Longtime 49ers executive Spadia dies
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Lou Spadia, who rose from the ranks of office boy with the 49ers at the franchise's inception in 1946 to its highest-ranking executive, died at the age of 92, the San Francisco Chronicle reported Sunday.

Spadia remained with the 49ers until 1977, when the franchise was sold. Spadia’s five-percent ownership stake in the team was included in the sale to Edward DeBartolo Sr.

"Lost a member of the 49ers family last night," 49ers CEO Jed York wrote on Twitter. "Thoughts and prayers go out to the Spadia family. Lou will be missed."

Spadia also spearheaded the Bay Area Sports Hall of Fame program, which helps raise funds for more than 400 youth sports programs.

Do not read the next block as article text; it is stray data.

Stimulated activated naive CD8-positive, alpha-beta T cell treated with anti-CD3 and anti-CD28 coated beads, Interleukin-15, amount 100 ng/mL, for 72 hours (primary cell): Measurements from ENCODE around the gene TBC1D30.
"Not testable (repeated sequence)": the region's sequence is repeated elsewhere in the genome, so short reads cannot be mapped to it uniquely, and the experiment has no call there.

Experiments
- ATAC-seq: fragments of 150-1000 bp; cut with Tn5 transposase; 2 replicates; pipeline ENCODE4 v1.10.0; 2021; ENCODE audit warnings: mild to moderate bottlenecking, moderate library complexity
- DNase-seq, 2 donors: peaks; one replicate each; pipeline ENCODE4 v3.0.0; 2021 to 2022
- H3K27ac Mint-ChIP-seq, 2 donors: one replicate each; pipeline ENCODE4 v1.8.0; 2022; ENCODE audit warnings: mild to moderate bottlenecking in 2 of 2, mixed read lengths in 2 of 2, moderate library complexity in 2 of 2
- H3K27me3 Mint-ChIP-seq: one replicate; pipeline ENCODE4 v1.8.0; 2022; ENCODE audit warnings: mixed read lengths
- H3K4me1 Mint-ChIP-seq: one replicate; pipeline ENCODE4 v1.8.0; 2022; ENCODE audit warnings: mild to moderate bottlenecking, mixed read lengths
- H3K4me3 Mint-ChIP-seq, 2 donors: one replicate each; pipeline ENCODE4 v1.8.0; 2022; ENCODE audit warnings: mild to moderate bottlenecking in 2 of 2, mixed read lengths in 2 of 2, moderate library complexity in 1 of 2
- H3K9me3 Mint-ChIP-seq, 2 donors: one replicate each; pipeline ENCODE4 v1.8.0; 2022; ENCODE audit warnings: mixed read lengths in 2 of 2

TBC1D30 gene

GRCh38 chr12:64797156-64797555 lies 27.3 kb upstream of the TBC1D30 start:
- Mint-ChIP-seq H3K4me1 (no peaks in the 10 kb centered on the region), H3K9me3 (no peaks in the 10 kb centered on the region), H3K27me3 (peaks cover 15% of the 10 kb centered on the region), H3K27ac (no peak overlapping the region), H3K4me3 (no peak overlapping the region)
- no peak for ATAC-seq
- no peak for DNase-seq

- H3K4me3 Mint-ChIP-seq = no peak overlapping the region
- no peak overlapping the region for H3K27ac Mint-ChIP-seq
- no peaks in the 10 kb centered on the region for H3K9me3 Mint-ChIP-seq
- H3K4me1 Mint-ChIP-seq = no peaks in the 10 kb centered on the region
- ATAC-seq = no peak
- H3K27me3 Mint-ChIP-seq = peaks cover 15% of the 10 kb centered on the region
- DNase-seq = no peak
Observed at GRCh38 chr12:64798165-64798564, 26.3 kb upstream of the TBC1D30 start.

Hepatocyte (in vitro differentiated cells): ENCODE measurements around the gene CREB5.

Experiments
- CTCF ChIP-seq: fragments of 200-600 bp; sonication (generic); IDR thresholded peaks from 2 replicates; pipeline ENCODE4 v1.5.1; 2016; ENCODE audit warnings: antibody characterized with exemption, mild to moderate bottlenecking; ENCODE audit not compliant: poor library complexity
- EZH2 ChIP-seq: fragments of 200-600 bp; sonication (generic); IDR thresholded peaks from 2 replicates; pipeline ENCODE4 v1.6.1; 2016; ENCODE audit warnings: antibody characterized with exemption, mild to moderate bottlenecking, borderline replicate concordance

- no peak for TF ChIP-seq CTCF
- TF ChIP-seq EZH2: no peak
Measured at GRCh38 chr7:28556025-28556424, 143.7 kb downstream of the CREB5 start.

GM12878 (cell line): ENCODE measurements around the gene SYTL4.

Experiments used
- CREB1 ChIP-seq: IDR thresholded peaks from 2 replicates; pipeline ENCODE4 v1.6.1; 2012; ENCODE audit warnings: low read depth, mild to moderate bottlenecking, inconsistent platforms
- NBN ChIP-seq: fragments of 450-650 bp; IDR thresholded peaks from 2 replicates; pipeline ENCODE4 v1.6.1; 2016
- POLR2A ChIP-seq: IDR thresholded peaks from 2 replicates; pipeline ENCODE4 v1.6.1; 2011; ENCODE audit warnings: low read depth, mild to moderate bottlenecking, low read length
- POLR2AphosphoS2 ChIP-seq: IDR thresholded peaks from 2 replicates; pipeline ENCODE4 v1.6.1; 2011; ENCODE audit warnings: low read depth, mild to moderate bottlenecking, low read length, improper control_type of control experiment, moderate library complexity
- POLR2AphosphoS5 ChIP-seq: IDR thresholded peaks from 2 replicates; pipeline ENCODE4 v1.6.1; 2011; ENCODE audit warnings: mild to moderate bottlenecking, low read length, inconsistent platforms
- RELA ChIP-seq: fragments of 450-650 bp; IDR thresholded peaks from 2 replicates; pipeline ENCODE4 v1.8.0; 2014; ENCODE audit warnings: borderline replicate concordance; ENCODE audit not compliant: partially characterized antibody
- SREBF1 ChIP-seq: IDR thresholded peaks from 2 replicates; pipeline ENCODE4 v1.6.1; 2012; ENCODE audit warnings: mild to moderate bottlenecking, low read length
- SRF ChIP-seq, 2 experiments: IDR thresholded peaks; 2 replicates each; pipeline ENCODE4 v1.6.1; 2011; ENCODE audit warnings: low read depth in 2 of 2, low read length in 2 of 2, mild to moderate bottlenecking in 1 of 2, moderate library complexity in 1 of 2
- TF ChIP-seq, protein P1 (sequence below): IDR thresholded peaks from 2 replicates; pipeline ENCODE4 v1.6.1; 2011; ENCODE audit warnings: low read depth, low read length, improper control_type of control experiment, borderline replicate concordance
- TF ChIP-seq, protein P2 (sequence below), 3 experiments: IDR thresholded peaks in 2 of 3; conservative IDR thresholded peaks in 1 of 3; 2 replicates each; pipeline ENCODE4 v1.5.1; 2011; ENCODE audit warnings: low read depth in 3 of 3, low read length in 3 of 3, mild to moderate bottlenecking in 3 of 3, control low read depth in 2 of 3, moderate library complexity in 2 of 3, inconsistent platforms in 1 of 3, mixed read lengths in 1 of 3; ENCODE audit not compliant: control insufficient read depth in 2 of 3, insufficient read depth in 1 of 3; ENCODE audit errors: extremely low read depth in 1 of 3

A native San Franciscan, Spadia was a member of the Mission High School Class of 1938. Spadia first interviewed with 49ers founder Tony Morabito in December of 1945.

Initially, he wrote biographical sketches on the players for the team programs. He also worked in the ticket department and business office before a promotion to general manager in 1952.

After the deaths of owners Tony Morabito (1957) and Vic Morabito (1964), Spadia was promoted to chief executive officer. He reported to the Morabito widows, who remained in ownership of the organization. In 1967, he was named team president.